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Labelled with ICRA

Since 1979 logo

book cover

6 X 9 inches, 240 pages
8 b&w photos

ISBN 1894131061

ISBN Bargain Book

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Review by John Freeman, The Plain Dealer
Review by Tom Feran, The Plain Dealer

Spitfire Down

The POW Story

The Memoir of an RCAF Spitfire Pilot

Brian Hodgkinson

Edited by George E. Condon

SHOT DOWN OVER FRANCE IN 1941.... This book is Brian Hodgkinson's recollection of his extraordinary experience as a Spitfire pilot in the Royal Canadian Air Force and as a prisoner of war in Germany for approximately three-and-a-half years.

It is, of course, the story of an airman, but only incidentally is it a tale of aerial derring-do. Hodgkinson's wings were clipped by a German Messerschmitt before they were fully tested. He was shot down over France, one of the pitifully outnumbered and terribly inexperienced pilots sparring for time at war's beginning.

It was a shocking introduction to the reality of war for the tall, handsome 26-year-old Canadian radio personality whose deep bass voice had since 1935 become familiar to millions of listeners to programs of the Canadian Broadcasting Corporation. What happened to him in the sky above France on that fateful day in 1941, as it turned out, was no more than an explosive prologue to the story of one man's fight for survival in the Nazi prisoner-of-war compounds.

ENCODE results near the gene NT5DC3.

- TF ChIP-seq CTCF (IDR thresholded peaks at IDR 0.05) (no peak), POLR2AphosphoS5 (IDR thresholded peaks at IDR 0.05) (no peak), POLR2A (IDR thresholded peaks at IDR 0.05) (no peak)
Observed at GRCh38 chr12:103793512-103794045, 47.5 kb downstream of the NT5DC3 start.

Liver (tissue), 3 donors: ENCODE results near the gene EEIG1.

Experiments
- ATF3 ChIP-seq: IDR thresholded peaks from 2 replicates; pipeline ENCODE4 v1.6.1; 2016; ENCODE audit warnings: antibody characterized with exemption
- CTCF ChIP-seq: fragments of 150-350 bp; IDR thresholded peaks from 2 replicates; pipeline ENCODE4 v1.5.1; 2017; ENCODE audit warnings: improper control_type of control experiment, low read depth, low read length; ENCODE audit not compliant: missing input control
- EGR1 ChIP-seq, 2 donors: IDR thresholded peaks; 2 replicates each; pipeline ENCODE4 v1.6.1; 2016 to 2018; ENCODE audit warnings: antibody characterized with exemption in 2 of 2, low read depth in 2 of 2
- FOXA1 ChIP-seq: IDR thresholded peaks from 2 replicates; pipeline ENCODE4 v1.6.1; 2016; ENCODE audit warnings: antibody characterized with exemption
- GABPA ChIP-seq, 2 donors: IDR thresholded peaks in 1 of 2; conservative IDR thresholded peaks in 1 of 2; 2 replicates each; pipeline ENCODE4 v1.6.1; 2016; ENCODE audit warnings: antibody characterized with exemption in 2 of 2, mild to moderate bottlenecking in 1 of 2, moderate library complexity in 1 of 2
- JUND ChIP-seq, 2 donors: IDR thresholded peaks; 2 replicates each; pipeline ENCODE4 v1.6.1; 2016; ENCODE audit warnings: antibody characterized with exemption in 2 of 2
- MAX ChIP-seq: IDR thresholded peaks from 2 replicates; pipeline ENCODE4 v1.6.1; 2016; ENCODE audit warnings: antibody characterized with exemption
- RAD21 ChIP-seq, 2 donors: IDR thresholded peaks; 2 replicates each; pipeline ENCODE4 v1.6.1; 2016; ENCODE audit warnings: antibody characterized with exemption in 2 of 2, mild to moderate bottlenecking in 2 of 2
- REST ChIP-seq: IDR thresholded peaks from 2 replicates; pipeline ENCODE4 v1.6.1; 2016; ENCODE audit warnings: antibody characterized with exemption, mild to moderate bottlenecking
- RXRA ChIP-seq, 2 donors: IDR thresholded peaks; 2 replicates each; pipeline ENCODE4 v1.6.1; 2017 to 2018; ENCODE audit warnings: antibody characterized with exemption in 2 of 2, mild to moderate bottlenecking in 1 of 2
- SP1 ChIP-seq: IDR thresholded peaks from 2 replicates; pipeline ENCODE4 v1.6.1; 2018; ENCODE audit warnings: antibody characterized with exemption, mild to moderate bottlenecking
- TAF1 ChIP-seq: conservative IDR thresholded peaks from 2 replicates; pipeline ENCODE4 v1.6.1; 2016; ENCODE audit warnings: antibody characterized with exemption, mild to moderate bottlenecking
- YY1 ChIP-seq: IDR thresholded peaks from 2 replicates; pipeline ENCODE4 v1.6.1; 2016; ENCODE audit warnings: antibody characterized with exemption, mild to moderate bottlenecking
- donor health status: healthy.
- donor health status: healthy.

Some 60 years had to pass before Hodgkinson could bring himself to stir the ashes in which were buried the memories of his terrible experience. When he finally did poke into the past, he was astonished to find there were embers underneath that even at this late date could be fanned into the flame of total recall.


Brian Hodgkinson


At the outbreak of the Second World War, in September 1939, Brian Hodgkinson was happily employed in the broadcasting industry as a staff announcer with Radio Station CKY, a regional network of the CBC, in Winnipeg. When the bugle blew he volunteered for the RCAF. After his POW experience, he became a radio personality in Cleveland, Ohio, a prominent newscaster and editorialist for several of the city's broadcasting stations over a period of some 35 years. It was there that he fostered an unlikely friendship with Gerorge E. Condon, a newspaper man whose job it was to give scholarly critiques of radio and television. Later, Condon would edit the memoir—Spitfire Down. Hodgkinson was still assembling his collection of memories at the time of his sudden and unexpected death in Cleveland, Ohio, on March 26, 1999.

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